Elan and I headed up. I seem to always forget that the Bright Angel trail doesn’t start climbing the south rim in earnest until about 4 miles until the rim. Even past Indian Garden, the trail is runnable, though there was not too much running going on at this time. The first switchback is very noticeable. You walk and hike, walk and hike, until the trail is basically walled in – then you go UP! I don’t think there is a singles flat foot of trail from mile 4 to the top. Every step is uphill. From this point on I hiked. Past the 3 mile rest house and past the 1.5 mile rest house. It’s fun passing people along this stretch. Most have no idea that we’d just come from the south rim, all the way to north rim, and back. 40 miles by this point.

Past the 1.5 mile rest house, which we bypassed, Elan started to feel the pull of the rim. He felt good enough to get into a nice running pace here and ran a good chunk of the final 1.5 miles. I stayed in low-gear, power hiking mode. I managed to finish in a “running state” for the finish line photo.

Running the final steps. Photo by Elan Lieber.

Running the final steps. Photo by Elan Lieber.

My time was 11:10 minutes. Dom had his running time at 9:15 minutes or thereabouts, so we took our time for sure with rest breaks. None of us were looking to set any speed records on this trip, however I did want to go under 12 hours as this was my time from my previous successful R2R2R.

Elan and me just after finishing at Bright Angel trail head.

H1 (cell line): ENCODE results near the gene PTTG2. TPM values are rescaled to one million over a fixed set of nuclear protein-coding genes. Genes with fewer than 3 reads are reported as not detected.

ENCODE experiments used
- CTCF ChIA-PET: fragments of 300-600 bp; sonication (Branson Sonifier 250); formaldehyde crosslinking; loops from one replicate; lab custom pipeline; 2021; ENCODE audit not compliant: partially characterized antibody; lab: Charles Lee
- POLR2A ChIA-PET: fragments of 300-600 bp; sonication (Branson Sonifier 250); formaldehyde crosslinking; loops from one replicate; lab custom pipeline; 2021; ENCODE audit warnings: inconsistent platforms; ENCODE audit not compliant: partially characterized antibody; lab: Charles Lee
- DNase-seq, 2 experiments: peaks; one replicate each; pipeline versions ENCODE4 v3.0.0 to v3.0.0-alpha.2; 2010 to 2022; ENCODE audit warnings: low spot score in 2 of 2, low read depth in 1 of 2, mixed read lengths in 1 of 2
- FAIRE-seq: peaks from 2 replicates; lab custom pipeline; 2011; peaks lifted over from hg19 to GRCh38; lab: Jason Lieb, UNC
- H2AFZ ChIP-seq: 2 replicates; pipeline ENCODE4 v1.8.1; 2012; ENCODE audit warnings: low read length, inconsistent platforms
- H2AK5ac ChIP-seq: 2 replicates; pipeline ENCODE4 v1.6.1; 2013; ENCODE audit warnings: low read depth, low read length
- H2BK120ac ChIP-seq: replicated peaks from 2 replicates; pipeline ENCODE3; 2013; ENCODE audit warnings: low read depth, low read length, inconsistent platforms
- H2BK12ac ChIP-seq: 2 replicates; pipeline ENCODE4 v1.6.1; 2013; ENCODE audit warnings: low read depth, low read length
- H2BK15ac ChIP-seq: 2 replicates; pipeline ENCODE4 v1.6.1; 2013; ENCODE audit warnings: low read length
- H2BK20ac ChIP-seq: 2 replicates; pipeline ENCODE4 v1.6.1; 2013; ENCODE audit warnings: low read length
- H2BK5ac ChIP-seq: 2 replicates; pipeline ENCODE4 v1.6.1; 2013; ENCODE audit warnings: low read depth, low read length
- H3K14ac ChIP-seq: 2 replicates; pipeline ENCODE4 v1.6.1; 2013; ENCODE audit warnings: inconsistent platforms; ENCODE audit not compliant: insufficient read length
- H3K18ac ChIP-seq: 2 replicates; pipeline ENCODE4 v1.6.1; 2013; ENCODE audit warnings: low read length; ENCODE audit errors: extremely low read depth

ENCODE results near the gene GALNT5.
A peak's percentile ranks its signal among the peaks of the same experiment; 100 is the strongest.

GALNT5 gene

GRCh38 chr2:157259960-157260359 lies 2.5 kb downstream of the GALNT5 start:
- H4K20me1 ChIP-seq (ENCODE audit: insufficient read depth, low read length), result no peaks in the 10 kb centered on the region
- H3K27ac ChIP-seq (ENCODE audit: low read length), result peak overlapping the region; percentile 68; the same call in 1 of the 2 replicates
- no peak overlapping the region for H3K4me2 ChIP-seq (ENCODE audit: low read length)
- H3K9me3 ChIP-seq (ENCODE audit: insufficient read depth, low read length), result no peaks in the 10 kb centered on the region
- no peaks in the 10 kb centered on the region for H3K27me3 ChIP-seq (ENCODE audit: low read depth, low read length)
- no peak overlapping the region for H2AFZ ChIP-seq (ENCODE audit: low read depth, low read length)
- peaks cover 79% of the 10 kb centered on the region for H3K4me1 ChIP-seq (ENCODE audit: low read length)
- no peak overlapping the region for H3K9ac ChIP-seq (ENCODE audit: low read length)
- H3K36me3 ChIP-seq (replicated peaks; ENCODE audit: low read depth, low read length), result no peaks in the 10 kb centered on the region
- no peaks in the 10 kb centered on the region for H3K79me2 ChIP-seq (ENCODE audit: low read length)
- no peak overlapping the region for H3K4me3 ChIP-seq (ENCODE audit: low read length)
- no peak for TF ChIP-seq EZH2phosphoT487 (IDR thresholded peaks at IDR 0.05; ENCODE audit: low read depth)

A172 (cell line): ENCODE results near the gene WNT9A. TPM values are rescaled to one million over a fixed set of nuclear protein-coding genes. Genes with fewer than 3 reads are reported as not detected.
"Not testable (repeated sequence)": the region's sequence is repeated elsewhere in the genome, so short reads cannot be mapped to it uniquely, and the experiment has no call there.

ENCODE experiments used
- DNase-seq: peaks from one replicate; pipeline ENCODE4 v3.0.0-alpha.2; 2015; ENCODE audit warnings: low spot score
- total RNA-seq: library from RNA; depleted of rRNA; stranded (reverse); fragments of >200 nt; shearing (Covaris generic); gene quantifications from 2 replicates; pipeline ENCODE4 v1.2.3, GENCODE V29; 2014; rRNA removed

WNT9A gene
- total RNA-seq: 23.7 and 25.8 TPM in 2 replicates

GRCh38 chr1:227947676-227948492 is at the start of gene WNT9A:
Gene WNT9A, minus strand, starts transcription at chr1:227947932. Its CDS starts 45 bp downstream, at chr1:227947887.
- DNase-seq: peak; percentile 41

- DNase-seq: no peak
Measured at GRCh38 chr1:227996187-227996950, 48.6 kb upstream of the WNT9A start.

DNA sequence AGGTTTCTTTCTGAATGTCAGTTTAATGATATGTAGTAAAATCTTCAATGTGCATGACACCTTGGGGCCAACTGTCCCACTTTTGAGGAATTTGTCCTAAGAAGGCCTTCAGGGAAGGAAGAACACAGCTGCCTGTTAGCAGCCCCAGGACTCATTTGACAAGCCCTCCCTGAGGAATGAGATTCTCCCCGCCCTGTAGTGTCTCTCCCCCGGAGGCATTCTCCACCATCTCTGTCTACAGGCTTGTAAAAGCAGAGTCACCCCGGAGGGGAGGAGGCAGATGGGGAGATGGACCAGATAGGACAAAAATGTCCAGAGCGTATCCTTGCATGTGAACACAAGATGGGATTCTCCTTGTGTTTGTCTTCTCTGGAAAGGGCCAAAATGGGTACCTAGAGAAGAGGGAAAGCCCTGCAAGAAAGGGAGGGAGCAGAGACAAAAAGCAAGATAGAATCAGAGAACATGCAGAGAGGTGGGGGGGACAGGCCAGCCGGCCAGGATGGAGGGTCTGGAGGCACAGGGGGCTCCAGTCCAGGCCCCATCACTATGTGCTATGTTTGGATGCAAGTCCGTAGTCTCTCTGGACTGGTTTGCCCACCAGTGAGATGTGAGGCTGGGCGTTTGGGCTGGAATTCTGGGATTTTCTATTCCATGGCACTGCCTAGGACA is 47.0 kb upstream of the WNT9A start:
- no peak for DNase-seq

Elan and me just after finishing at Bright Angel trail head.

Thanks to everyone I had the opportunity to run with. It was a blast. Thanks also for snapping some nice photos. I’ve been in the depths of the Grand Canyon so many times, I often use this as an excuse to not take any new pictures.

Gear

As usual I wore my Hoka One One Stinson with double Smart Wool socks. They performed, as usual, outstanding! I did get a blister on the bottom of my right foot though, which is a first and is something I will need to watch out for at Zane Grey.

Hoka Dirty Dirty

Hoka Dirty Dirty

I used my Garmin 310XT. I had a lot of lot satellite signals on the return trip from the north rim to Phantom Ranch. I found it strange because I didn’t have any issues on the route from Phantom Ranch to the North Rim. So, the satellite issue only occurred on one direction of the out and back leg.

IMG_1142

I used my Deuter hydration pack. I’ve had this pack for a long time. It works nice. It’s nothing special, but it’s comfortable, holds water, and doesn’t bounce too much. I also started with a hand held Nathan bottle, however half way down the South Kaibab trail my bottle was half way empty and my shorts were fully wet – big time leaky bottle. This really affected my plan to drink Accelerade drink mix from my hand held bottle, and use the hydration pack for plain water. I ended up having drink mix only at our stops because of this. I will not be using that Nathan bottle again…

Deuter hydration pack.

Deuter hydration pack.

I started the day with a long sleeve technical shirt over my Zane Grey 50 2012 tech shirt. The long sleeve, as well as beanie, came off just after 20 minutes and stayed off for the remainder of the trip. I was nice though, to have the long sleeve for when I finished. It was cold at the south rim in the evening.

I started with a Smart Wool beanie and Petzl headlamp. The headlamp was turned off at about 5:30AM and came off permanently at the Bright Angel campground on the way down. The

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Responses

  1. This is a test comment.

  2. Great reportage of a great run. Way to go, Cory. – Neil

    • Thanks Uncle Neil! I’m so glad I’ve retained my one reader!

  3. Way to go Cory excellent time, good luck with ZG! – Brad

  4. Thanks for posting! Had a great time running with you, you fly uphill! See you in a couple weeks at ZG!